Confucius Institutes: Shun Them or Engage
ChinaFile is hosting a debate on China’s Confucius Institutes — Beijing’s “gift” to universities in America and elsewhere that teach Chinese, culture and a dose of soft power. Beijing pays, sets the rules, assigns the staff. The debate is here. It was sparked when the American Association of University Professors issued a strongly negative statement, “recommending that universities cease their involvement in Confucius Institutes unless the agreement between the university and [China’s] Hanban is renegotiated …”
My contribution to the debate is towards the bottom, but I’m reprinting here. I take a somewhat different view…
The arguments against the Confucius Institutes are eloquent and impassioned. But let’s try a thought experiment in a different direction.
Let’s cast our minds back some 60 years to the United States in the mid-50s: Senator McCarthy was rampant and Professor Napthali Lewis had his Fulbright grant yanked because his wife—yes, his wife, not even he himself—refused to say if she were a Communist. Senator Fulbright himself said Communists should not be grant holders!
Today, most of us view Fulbright grants as “soft power” of the softest and most benign kind. Freedom from pressure is supposedly assured by an independent presidentially-appointed commission (though one might wonder how truly free from political pressure any commission appointed by a president, whether Chinese or American, can be). Sixty years ago, that freedom from pressure was not in any way assured, and, in fact, in some cases the pressure was overt and bowed to.
Should the Fulbrights have been killed off or shunned in 1954 because of that? Should universities and faculties have refused to participate?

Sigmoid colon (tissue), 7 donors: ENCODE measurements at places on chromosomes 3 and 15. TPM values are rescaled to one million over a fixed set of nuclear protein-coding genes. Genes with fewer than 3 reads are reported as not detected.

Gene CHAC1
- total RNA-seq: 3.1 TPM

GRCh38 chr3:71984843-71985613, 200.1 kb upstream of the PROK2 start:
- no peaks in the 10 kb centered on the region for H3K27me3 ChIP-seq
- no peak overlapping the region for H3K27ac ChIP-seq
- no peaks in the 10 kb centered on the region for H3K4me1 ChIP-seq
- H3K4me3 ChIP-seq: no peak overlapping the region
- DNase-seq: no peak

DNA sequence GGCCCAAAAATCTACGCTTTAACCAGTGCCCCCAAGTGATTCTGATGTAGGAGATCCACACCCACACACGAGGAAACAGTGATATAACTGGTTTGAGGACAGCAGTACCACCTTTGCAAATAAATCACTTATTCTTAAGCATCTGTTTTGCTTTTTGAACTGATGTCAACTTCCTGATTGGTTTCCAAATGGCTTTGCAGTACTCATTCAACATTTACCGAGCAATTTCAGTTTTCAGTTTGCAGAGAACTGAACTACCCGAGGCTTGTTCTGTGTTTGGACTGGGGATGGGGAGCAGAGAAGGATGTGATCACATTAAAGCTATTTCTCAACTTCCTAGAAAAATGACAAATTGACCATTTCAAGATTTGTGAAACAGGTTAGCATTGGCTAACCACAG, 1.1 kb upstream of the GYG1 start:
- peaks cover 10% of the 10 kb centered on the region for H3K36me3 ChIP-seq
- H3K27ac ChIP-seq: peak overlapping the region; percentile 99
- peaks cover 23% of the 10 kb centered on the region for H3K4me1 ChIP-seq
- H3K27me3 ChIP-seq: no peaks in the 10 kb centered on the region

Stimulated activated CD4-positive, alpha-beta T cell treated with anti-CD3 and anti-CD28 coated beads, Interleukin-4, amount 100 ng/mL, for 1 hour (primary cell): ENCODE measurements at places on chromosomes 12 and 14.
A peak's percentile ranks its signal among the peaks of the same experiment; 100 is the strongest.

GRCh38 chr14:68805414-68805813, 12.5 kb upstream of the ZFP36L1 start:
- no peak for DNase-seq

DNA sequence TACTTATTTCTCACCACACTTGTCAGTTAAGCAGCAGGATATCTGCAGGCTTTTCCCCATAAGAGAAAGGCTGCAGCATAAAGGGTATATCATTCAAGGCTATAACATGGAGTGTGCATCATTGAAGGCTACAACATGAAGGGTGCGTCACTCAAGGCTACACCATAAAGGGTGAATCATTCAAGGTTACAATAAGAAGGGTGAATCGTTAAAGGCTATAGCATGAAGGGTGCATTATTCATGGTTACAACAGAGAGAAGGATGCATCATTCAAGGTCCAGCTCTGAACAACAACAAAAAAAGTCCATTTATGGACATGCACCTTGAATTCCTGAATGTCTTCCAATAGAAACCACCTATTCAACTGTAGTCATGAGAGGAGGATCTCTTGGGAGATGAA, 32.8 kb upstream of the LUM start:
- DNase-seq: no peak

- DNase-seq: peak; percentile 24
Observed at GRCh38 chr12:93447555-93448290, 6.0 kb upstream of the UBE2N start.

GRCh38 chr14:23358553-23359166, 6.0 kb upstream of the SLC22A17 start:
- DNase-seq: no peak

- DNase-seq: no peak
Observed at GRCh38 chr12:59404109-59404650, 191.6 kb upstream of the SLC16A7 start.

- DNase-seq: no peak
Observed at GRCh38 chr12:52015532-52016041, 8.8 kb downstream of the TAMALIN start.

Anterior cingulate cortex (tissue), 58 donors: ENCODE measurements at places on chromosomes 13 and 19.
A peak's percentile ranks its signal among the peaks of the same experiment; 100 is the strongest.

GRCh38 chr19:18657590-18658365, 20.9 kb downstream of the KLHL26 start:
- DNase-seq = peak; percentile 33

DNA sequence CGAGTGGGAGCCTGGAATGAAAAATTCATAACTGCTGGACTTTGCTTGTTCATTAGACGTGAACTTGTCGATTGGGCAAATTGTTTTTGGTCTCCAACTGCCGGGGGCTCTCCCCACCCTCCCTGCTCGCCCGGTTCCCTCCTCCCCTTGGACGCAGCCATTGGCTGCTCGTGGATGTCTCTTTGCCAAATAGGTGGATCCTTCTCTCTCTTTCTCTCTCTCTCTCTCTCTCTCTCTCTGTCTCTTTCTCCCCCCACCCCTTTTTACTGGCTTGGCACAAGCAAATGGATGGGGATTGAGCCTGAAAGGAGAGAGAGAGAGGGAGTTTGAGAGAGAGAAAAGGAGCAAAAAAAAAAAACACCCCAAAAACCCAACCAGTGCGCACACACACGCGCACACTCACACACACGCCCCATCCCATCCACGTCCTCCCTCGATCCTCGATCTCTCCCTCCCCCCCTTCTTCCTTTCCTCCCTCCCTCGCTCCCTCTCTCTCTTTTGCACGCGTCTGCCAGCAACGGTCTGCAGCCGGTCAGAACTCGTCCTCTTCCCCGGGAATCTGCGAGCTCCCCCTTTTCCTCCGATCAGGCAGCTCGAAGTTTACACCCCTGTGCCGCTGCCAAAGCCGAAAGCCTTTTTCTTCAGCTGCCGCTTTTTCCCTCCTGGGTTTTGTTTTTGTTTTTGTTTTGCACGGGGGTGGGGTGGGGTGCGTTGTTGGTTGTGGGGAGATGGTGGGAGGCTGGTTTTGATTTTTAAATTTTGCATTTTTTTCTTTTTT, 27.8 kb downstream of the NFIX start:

Or should they have worked steadily to change society and the Fulbrights until they became what they are today—which is, one hopes, still just a way-station to further improvement in both.
America’s road from 1954 to 2014 has been long and sometimes fraught. China’s changes too in those 60 years have been breathtaking, of course, and yet Chinese society is still not yet where some of us might want or expect it to be.
By all means, universities must be completely transparent and vocal about the Institutes’ funding agreements and any pressures, subtle or overt. Universities must encourage vigorous debate and teach-ins about Tiananmen and Tibet and Falun Gong even if these aren’t held at the Institutes themselves. The debates will resonate; the transparency will have an effect. It just might not be tomorrow.
I wasn’t alive to experience the America of 1954; I won’t be alive to see the China of 2074. But I want to have some small influence on that journey, and I believe active, moral, transparent engagement is much preferable to punitive shunning.
We may find China’s early acts of soft power to be clumsy or even abhorrent, but we should remember that these are early steps, and with engagement will come change and understanding on all sides.
In the interests of my own transparency I should say that I advise CCTV News Content, the news agency arm of China’s state broadcaster. While some might see this as compromising my objectivity, I see it as practicing what I preach: my advice, whether taken or not, is always consonant with my personal values around freedom of expression and freedom of the press. And, in time, I hope it will have an effect.